BOOKS

Ung’s memoir should serve as a reminder that some history is best not left just to historians, but to those left standing when the terror ends.” ~ Booklist

“[Ung] tells her stories straightforwardly, vividly, and without any strenuous effort to explicate their importance, allowing the stories themselves to create their own impact.” ~ New York Times

READ MORE BOOK REVIEWS

FIRST THEY KILLED MY FATHER
Until the age of five, Loung Ung lived in Phnom Penh with her parents, six siblings and loved fried crickets, chicken fights, and open-air markets. When Pol Pot’s Khmer Rouge army stormed into her city in April 1975, Ung’s family was forced to flee their home and hide their previous life of privilege. Eventually, they dispersed in order to survive. Loung was trained as a child soldier in a work camp for orphans while her other siblings were sent to labor camps. Only after the Vietnamese defeated much of the Khmer Rouge, were Loung and her surviving siblings slowly reunited. Published in 2000, First They Killed My Father: A Daughter of Cambodia Remembers was selected by the Asian/Pacific American Librarians’ Association for “Excellence in Adult Non-fiction Literature.” The book has been published in eleven languages and chosen widely for school and community reads. The book has also been adapted into a Netflix Original movie directed by Angelina Jolie to be release in 2017.  CLICK HERE TO READ FTKMF TEACHING GUIDE  Book Club Toolkit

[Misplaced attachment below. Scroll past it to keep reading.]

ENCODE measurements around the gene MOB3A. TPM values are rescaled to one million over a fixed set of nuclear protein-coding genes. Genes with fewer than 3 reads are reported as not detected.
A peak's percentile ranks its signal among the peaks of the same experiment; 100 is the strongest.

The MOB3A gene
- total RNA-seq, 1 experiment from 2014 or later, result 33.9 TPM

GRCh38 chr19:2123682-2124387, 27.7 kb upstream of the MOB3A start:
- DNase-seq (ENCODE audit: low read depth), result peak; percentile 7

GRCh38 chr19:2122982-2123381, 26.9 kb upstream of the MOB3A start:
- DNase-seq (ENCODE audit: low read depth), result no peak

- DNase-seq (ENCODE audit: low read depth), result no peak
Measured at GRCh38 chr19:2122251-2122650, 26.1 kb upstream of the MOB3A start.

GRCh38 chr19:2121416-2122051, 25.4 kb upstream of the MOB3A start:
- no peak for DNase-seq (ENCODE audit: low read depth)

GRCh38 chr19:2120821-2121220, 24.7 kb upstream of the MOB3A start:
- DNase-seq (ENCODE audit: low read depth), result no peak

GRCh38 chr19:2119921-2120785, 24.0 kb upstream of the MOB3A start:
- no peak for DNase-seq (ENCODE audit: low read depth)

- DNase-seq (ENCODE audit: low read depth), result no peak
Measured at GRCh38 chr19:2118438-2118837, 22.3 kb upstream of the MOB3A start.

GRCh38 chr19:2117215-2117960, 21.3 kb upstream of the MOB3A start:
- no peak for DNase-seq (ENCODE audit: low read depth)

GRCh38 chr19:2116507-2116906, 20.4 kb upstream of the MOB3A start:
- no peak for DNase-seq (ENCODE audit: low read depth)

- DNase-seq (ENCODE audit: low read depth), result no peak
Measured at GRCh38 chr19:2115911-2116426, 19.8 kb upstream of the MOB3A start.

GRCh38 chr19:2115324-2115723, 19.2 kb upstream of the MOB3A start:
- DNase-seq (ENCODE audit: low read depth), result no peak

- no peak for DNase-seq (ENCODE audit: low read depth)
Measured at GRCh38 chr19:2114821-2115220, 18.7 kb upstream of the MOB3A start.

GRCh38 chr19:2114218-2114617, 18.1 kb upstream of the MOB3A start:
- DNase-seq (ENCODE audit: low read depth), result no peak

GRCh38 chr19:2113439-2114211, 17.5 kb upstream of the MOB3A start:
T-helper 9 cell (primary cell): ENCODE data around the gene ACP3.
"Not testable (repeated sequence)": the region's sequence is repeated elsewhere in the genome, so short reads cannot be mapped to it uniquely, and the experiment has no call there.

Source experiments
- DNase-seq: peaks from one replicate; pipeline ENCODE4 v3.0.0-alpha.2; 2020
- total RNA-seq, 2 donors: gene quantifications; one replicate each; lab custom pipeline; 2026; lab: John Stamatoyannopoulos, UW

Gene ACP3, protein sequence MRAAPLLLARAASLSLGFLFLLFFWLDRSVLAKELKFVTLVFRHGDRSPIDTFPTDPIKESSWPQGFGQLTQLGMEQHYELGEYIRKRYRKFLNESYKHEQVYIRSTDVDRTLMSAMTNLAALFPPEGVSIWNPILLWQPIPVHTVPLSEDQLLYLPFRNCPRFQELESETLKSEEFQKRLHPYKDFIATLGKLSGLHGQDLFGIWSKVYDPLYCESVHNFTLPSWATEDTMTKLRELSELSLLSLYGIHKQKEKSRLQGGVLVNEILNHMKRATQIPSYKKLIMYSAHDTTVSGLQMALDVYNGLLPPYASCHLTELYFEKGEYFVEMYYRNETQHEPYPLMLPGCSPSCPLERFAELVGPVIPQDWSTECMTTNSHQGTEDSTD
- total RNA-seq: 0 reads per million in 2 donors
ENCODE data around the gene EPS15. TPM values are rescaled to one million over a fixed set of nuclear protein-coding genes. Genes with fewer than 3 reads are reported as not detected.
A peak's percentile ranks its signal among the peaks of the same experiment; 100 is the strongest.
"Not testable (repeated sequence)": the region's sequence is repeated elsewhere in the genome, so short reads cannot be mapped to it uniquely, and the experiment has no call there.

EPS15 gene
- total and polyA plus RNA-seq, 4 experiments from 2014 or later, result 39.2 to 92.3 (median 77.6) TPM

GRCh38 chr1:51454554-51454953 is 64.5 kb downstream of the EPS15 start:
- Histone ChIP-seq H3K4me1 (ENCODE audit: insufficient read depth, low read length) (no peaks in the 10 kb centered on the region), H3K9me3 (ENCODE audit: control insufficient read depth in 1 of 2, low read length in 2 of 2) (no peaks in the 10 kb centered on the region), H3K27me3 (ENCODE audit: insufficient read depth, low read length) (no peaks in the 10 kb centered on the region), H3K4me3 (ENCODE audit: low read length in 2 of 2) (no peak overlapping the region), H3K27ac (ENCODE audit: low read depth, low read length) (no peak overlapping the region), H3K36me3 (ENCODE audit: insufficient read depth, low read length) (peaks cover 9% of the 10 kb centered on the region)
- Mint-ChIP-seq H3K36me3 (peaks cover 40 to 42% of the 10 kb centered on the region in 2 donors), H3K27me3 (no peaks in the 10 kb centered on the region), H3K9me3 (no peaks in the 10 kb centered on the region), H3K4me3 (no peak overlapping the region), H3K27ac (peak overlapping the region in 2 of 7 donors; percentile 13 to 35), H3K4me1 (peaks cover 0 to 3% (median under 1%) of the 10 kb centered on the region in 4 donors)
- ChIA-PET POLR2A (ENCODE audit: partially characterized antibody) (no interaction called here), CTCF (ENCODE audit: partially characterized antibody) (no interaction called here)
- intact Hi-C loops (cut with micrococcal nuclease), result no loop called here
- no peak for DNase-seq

LuckyChild pb c

LUCKY CHILD
In this lyrical sequel to her bestselling, critically acclaimed memoir First They Killed My Father, Loung Ung describes her school years in Vermont as a Cambodian refugee and, in alternating chapters, gives voice to her sister’s experience as a genocide survivor left behind in rural Cambodia.

Lucky Child chronicles Loung’s struggles to uphold her family’s honor though she was forced to leave them in order to survive. As much Loung’s personal story as that of a war-torn family and nation, Lucky Child is a meditation on what might have been. This striking parallel of Loung’s life in America with her sister Chou’s life in postwar Cambodia highlights the harsh realities of chance and circumstances, both on a personal level for the Ung family and on a national level for all Cambodians. READING GUIDE FOR LUCKY CHILD

Lulu in the Sky coverLULU IN THE SKY
Lulu in the Sky, the last chapter in a life that began with her bestselling, critically acclaimed memoir First They Killed My Father, reveals Loung’s daily struggle to keep darkness and depression at bay while she attends college and falls in love with Mark, a Midwestern archetype of American optimism.  Lulu is a story of Loung’s tentative steps into love, activism, and marriage—a journey that takes her back to Cambodia to reconnect with her mother’s spirit and to a vocation that focuses on healing the landscape of her birth. READ REVIEWS & INSPIRATION FOR LULU.

Cambodia Cover

REVIEWS FOR FIRST THEY KILLED MY FATHER

“Loung has written an eloquent and powerful narrative as a young witness to the Khmer Rouge atrocities. This is an important story that will have a dramatic impact on today’s readers and inform generations to come.” ~ DITH PRAN, whose wartime life was portrayed in the award-winning film The Killing Fields